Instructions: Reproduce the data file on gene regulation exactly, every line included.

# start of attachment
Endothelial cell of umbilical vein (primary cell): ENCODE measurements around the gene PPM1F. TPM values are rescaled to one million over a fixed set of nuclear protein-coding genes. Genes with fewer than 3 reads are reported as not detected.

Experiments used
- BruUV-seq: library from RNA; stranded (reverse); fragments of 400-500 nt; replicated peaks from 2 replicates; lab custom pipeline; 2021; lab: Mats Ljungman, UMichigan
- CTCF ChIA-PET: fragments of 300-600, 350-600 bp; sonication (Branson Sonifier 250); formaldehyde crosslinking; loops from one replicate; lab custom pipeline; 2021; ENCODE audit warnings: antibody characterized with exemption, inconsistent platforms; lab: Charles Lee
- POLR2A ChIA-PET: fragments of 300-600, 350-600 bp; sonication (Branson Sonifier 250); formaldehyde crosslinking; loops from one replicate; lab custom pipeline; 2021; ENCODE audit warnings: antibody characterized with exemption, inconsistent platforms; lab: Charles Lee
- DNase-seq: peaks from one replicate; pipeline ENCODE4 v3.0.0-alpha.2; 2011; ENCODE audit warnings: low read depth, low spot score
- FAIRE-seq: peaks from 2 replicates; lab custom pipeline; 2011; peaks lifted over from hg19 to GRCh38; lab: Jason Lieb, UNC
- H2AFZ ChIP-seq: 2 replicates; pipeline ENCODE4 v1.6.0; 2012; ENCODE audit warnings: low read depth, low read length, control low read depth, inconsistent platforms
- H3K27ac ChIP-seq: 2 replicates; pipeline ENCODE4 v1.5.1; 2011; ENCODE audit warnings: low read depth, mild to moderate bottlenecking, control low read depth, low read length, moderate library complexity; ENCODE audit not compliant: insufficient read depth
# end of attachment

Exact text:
Endothelial cell of umbilical vein (primary cell): ENCODE measurements around the gene PPM1F. TPM values are rescaled to one million over a fixed set of nuclear protein-coding genes. Genes with fewer than 3 reads are reported as not detected.

Experiments used
- BruUV-seq: library from RNA; stranded (reverse); fragments of 400-500 nt; replicated peaks from 2 replicates; lab custom pipeline; 2021; lab: Mats Ljungman, UMichigan
- CTCF ChIA-PET: fragments of 300-600, 350-600 bp; sonication (Branson Sonifier 250); formaldehyde crosslinking; loops from one replicate; lab custom pipeline; 2021; ENCODE audit warnings: antibody characterized with exemption, inconsistent platforms; lab: Charles Lee
- POLR2A ChIA-PET: fragments of 300-600, 350-600 bp; sonication (Branson Sonifier 250); formaldehyde crosslinking; loops from one replicate; lab custom pipeline; 2021; ENCODE audit warnings: antibody characterized with exemption, inconsistent platforms; lab: Charles Lee
- DNase-seq: peaks from one replicate; pipeline ENCODE4 v3.0.0-alpha.2; 2011; ENCODE audit warnings: low read depth, low spot score
- FAIRE-seq: peaks from 2 replicates; lab custom pipeline; 2011; peaks lifted over from hg19 to GRCh38; lab: Jason Lieb, UNC
- H2AFZ ChIP-seq: 2 replicates; pipeline ENCODE4 v1.6.0; 2012; ENCODE audit warnings: low read depth, low read length, control low read depth, inconsistent platforms
- H3K27ac ChIP-seq: 2 replicates; pipeline ENCODE4 v1.5.1; 2011; ENCODE audit warnings: low read depth, mild to moderate bottlenecking, control low read depth, low read length, moderate library complexity; ENCODE audit not compliant: insufficient read depth